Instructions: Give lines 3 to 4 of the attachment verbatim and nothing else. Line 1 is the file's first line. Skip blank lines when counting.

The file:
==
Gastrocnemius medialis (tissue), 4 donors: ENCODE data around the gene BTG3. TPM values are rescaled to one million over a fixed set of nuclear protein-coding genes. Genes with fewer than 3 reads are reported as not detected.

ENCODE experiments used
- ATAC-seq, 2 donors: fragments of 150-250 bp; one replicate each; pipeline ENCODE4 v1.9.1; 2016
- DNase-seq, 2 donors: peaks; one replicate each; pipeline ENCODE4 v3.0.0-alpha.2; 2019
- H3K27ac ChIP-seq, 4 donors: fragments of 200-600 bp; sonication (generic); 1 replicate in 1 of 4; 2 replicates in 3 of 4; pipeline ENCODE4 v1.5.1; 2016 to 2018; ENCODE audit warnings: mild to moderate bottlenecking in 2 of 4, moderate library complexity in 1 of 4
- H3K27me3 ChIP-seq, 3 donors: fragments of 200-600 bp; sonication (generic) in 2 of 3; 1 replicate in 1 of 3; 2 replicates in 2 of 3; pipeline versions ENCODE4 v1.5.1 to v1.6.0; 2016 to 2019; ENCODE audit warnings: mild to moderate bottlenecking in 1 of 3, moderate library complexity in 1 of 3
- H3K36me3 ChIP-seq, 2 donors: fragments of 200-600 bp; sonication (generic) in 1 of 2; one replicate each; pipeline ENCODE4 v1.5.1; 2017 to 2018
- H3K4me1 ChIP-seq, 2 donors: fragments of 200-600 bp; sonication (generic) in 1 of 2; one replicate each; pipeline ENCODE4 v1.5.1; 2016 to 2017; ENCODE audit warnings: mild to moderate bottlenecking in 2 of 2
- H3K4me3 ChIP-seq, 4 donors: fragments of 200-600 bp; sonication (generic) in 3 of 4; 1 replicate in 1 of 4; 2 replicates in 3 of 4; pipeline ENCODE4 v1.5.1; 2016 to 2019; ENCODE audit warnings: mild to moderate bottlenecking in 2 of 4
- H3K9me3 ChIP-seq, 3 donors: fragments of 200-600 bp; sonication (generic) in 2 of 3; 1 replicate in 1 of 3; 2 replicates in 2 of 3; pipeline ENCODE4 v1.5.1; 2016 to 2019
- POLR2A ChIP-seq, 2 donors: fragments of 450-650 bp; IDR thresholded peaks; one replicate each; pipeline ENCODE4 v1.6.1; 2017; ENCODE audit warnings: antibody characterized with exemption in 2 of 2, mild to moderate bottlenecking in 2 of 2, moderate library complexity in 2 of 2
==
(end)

- ATAC-seq, 2 donors: fragments of 150-250 bp; one replicate each; pipeline ENCODE4 v1.9.1; 2016
- DNase-seq, 2 donors: peaks; one replicate each; pipeline ENCODE4 v3.0.0-alpha.2; 2019